The China-based company behind the purchases of 22 Grand Strand golf courses, several golf-related businesses and multiple other properties in the area is allegedly being investigated by authorities in China for possible fraud, according to several reports in Chinese publications and business websites.
The articles claim the alleged fraudulent business practices of Yiqian Funding involve U.S. golf course purchases and include a Ponzi Scheme, shell companies and internet fraud, and that at least two business offices in China have been raided and some company assets have been frozen.
The company has denied wrongdoing in a statement posted on its website, in which it urged its employees to not believe the false accusations.
Yiqian is the parent company in China of Founders Group International (FGI), which is operating its Myrtle Beach golf properties. Dan Liu is the president of Yiqian Funding and his partner in FGI, Xian “Nick” Dou, is the president of FGI.
Both Liu and Dou, who has lived in New York for many years, now have residences in Myrtle Beach.
Founders Group International LLC is registered in South Carolina, and Dou said it won’t be impacted by any potential issues Liu’s parent company may face in China.
“Founders Group is U.S. registered. There is nothing wrong with Founders Group,” Dou said. “I’m taking care of the Founders Group.”
Dou insisted Founders Group’s purchases were made with funding that was properly attained. “The money is invested,” Dou said. “It has been approved by the Chinese government. Any penny that comes out of China you have to get the government’s permission.”
Dou said Liu has been in Europe this week for a meeting of Yiqian board members and executives, and said he believes that Yiqian Funding is operating normally and he questioned the authenticity of reports of authorities investigating fraud in the company and its branch offices.
“If authorities are involved in Dan’s companies in China, they would be all closed and shut down,” Dou said. “The main office in Nanjing, everything is OK. It’s running. It’s not shut down. … I don’t know that much about what’s going on in China, but as far as I know his business is OK.”
Dou also reiterated the claim in the Yiqian statement on its site that any recent visits to its businesses were routine checks and inspections on businesses of its type.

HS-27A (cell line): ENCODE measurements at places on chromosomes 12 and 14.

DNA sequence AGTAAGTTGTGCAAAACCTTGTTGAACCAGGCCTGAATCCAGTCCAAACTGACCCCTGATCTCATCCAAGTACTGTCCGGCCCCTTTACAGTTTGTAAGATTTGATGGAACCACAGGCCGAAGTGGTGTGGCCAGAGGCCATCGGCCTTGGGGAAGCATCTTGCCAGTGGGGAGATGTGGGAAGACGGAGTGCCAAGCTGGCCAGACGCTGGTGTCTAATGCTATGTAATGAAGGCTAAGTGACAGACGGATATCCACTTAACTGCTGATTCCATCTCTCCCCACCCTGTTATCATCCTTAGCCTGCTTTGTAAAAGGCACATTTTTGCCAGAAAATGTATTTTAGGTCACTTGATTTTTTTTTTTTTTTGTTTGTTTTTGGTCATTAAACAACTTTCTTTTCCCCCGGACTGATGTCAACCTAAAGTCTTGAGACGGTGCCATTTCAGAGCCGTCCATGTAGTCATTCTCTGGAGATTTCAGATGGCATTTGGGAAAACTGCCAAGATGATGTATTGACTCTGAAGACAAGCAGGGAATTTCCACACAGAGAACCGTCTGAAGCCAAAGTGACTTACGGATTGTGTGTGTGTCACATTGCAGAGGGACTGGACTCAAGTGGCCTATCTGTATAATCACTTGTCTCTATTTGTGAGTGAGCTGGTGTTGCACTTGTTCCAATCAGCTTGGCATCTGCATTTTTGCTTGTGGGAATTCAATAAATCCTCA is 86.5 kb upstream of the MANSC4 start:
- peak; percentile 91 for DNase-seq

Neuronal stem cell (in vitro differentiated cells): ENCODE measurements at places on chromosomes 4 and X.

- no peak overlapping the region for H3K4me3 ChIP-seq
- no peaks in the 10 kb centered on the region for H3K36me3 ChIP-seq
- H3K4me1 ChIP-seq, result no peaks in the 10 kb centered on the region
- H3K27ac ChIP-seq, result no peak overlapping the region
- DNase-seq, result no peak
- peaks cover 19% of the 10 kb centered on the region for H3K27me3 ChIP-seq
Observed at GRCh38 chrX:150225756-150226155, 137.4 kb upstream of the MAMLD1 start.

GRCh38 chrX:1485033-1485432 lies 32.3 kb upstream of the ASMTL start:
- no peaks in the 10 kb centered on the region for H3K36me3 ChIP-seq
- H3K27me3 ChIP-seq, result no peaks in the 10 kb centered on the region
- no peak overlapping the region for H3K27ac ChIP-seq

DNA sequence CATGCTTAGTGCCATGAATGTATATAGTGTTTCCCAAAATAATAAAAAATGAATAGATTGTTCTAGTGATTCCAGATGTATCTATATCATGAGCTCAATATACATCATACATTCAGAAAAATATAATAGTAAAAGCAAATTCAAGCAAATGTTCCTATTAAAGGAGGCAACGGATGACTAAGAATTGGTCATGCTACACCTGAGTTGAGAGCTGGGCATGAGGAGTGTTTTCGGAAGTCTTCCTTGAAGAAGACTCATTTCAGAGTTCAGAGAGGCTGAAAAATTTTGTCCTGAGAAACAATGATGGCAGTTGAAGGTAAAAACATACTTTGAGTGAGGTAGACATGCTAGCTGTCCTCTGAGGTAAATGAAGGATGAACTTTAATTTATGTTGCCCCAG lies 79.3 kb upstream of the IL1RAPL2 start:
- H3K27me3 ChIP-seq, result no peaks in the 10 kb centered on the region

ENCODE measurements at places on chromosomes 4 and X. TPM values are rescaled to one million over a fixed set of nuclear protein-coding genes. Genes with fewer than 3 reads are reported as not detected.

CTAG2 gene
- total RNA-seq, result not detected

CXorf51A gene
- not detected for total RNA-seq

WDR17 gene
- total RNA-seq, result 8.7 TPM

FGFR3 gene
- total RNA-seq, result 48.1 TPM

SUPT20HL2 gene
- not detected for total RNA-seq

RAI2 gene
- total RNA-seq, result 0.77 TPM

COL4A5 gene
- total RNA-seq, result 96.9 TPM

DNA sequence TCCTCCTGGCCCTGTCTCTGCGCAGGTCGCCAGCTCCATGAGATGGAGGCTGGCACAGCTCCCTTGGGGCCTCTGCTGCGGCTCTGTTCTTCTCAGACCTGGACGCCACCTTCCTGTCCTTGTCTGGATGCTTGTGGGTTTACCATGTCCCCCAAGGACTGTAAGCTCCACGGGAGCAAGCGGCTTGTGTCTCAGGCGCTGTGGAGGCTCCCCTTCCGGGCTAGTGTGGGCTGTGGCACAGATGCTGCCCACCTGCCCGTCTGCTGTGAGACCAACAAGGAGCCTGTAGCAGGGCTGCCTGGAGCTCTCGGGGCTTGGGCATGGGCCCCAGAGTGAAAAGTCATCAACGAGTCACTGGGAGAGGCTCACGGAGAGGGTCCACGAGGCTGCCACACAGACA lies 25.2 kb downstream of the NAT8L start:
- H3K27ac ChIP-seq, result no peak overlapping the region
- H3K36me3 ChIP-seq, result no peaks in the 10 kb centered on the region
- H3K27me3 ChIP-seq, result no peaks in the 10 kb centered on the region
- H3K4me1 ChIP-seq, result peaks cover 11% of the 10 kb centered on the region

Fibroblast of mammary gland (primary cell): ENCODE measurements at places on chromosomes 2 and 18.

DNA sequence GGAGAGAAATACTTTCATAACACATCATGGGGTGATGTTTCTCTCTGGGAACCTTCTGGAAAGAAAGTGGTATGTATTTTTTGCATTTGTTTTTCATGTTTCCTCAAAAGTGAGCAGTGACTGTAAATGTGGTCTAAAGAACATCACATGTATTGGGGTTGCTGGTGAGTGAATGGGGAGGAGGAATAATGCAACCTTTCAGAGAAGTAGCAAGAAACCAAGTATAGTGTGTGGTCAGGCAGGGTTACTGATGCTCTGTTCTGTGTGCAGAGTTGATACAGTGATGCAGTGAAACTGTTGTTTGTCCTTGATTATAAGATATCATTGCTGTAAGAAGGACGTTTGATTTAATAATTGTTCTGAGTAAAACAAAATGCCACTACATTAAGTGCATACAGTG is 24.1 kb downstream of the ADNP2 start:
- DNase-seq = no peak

Myrtle Beach Mayor John Rhodes has courted Chinese investments through eight trips to China, including a 16-day trip with Horry County Council Chairman Mark Lazarus early this year. They visited one of Liu’s Yiqian businesses in China, as well as with prospective investors in a proposed $100 million Chinese cultural village west of the Intracoastal Waterway.
Rhodes expressed concern for both what could become of the local properties were Yiqian Funding to suffer financially, and the resulting perception of investors from China.
“I need to find out more about what’s going on,” said Rhodes, who on Wednesday was unaware of the reports on Yiqian in China. “It would be a black eye on what we’re looking at down the road and how people look at a Chinese investor and where all this money is coming from. The people I’ve been dealing with [who have committed to investing in the cultural village] are bona fide businesses.”
Articles detailing some of the accusations against Yiqian have appeared on the popular internet finance website Eastmoney.com and in the China Business Journal, the Bowen Press online news magazine, and Epoch Times, which claims on its website to be the world's biggest Chinese and multiple languages publication and internet media outlet that publishes in five continents and has offices and organizations in 35 countries.
According to an Epoch Times article on Monday, which cited reporting from other publications and websites:
[Bowen Press reports that as much as $1.5 billion U.S., or about $10 billion Chinese Yuan Renminbi, may be involved in the alleged fraud. The company is accused of defrauding investors by transferring money to a U.S. branch company that purchased golf courses, hotels, mansions and yachts and then re-sold the purchases back to Yiqian investors at inflated prices.